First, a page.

Hot U.S. tourists flocking to N.S.'s cool shores
Record-breaking temperatures in the United States are driving tourists to Nova Scotia's cool coasts.
Every summer tourists from all over the world visit Halifax's waterfront, but this year many American tourists are trying to escape extreme summer temperatures.
Data released by the National Drought Mitigation Center shows that almost two-thirds of the continental United States is experiencing moderate drought or worse.
And the National Climatic Data Center's latest report says the U.S. has "the largest moderate to extreme drought area since the 1950s."
In Pittsburgh, Pa., it's been so hot that Kitty Kelly has to leave the air conditioning on all day and night.
"You cannot breathe, it is just so humid and hot and stifling, it's just oppressive," she said.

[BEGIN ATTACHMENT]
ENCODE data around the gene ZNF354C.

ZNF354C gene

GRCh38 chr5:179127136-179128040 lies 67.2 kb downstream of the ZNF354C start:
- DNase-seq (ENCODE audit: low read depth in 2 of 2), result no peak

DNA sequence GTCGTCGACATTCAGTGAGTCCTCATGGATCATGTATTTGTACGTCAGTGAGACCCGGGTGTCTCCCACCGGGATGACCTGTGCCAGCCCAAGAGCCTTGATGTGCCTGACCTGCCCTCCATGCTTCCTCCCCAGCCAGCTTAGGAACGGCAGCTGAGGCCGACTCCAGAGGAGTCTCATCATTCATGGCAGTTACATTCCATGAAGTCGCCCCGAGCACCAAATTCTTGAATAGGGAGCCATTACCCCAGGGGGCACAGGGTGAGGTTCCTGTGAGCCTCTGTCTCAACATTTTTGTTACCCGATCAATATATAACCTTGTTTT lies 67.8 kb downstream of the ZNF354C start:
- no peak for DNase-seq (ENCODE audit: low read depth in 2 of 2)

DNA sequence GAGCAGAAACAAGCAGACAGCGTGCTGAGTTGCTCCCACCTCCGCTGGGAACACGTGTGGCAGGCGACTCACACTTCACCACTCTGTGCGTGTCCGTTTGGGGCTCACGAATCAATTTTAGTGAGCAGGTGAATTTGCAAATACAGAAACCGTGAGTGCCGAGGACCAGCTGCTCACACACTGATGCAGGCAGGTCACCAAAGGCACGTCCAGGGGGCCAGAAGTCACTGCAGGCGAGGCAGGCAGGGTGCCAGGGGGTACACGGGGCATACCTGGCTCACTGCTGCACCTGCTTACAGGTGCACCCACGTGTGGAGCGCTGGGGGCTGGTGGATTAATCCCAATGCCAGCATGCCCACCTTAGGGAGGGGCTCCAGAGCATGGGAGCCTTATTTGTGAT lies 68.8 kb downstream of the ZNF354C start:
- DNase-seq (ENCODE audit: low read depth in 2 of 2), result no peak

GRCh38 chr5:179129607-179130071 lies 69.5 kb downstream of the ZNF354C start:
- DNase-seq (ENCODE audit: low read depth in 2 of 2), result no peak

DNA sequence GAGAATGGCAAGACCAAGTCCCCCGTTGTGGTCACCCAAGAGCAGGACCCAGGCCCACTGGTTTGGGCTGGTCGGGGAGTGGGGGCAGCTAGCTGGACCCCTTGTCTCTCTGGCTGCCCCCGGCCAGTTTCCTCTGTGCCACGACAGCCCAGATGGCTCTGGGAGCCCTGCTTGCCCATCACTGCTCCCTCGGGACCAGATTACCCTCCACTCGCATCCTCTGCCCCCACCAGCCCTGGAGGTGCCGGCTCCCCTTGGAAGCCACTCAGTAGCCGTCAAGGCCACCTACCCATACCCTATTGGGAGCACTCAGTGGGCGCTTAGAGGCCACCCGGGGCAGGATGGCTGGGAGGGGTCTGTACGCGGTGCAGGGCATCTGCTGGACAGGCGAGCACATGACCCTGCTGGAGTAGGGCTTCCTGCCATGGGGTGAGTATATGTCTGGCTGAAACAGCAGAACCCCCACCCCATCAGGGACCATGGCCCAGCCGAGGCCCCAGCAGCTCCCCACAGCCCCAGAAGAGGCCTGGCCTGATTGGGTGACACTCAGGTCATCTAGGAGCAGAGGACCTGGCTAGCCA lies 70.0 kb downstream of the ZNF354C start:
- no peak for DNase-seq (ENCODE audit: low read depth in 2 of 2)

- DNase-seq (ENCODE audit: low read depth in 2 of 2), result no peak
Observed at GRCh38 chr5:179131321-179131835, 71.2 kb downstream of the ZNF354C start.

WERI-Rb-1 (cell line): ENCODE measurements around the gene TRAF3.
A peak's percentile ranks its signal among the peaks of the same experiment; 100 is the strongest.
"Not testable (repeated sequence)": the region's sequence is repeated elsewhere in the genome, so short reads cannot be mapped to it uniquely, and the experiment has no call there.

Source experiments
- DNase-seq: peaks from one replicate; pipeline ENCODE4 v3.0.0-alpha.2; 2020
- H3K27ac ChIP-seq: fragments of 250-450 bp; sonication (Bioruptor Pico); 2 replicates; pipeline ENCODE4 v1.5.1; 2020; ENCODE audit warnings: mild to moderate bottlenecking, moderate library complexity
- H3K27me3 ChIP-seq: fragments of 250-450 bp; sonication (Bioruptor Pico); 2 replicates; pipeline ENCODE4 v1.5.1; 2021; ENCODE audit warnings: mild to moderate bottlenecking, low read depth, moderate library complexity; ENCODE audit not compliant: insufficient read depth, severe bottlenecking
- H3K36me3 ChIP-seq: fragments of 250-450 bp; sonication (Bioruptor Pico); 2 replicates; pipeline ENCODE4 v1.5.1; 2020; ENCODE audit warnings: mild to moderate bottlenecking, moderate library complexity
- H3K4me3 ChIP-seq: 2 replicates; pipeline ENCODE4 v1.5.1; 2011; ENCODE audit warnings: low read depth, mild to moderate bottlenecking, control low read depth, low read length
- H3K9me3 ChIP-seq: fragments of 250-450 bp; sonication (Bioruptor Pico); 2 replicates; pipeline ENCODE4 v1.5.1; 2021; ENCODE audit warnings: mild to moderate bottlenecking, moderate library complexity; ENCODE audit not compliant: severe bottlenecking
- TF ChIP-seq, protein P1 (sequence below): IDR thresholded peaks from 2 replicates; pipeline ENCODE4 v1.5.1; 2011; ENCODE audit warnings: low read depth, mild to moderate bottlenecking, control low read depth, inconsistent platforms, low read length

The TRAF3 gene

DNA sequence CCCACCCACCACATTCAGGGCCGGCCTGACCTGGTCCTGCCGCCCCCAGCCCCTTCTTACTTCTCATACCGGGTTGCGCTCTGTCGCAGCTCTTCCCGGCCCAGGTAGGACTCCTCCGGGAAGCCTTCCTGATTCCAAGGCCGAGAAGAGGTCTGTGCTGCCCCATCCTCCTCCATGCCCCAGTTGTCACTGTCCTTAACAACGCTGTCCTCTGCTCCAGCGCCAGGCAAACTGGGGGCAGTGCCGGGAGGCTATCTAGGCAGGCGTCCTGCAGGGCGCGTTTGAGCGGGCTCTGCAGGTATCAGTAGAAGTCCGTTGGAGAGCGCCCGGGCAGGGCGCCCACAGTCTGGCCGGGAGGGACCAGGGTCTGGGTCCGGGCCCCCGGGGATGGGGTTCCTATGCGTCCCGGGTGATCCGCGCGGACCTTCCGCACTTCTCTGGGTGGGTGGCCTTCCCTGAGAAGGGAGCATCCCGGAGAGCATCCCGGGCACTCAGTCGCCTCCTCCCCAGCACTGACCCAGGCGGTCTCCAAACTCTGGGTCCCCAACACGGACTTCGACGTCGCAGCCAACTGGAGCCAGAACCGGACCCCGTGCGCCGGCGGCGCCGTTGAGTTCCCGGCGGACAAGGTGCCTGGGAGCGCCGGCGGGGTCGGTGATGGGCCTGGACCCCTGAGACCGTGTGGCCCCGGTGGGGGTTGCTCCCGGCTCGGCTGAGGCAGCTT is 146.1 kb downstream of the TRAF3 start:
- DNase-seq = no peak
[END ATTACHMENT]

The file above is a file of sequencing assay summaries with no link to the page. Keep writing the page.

Kelly is now vacationing in Halifax.
"It's wonderful up here, it's just so pleasant and breezy and it's nice to actually need a jacket."
Waterfront visitors Alan and Claire Chomiak haven't been home to New Jersey in two months.
"It's very hot down there and rainy, I guess, and stormy. This is a big change from that," said Alan.
The average temperature around Halifax in the last week of July has been just over 21 degrees, a lot cooler than places like Charleston South Carolina where it felt over 40 degrees with the humidity last week.
Besides the sea breeze, Kelly says Nova Scotia has other draw for American tourists.
"Everyone in Nova Scotia, maybe it's because you're in the tourist business, but everyone seems so lovely and pleasant."